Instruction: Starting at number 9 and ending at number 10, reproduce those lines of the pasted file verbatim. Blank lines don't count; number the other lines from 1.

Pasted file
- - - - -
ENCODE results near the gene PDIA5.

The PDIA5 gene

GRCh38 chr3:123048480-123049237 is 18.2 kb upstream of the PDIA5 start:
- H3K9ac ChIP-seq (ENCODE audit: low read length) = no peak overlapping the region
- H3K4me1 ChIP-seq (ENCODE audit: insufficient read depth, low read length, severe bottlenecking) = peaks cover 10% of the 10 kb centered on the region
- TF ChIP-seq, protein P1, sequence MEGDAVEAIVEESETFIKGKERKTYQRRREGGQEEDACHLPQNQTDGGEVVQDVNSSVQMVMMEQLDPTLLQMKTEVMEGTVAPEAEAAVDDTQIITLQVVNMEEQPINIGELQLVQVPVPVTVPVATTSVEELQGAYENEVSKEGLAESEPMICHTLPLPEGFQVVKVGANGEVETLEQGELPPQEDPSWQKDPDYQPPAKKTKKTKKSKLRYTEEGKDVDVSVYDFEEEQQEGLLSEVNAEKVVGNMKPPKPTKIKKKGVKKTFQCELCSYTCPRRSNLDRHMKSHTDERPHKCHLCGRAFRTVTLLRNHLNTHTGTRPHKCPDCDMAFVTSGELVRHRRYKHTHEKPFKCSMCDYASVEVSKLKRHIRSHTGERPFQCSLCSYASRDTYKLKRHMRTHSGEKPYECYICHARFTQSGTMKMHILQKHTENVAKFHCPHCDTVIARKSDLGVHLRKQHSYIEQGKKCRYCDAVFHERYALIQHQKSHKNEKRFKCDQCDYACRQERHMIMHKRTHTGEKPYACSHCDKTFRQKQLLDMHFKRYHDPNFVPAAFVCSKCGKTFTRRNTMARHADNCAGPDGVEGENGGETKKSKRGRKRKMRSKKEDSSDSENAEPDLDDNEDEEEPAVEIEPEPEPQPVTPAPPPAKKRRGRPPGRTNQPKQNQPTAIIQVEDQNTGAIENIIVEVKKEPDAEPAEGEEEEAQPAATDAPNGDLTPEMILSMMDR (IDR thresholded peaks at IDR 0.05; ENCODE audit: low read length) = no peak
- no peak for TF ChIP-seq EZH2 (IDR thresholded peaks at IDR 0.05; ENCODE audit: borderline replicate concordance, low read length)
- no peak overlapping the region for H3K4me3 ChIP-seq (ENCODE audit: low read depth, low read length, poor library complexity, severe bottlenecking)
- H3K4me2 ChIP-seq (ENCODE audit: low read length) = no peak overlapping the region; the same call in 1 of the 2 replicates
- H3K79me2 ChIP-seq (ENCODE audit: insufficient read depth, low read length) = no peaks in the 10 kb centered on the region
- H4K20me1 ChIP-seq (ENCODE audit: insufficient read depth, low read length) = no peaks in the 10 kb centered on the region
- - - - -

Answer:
- H3K4me2 ChIP-seq (ENCODE audit: low read length) = no peak overlapping the region; the same call in 1 of the 2 replicates
- H3K79me2 ChIP-seq (ENCODE audit: insufficient read depth, low read length) = no peaks in the 10 kb centered on the region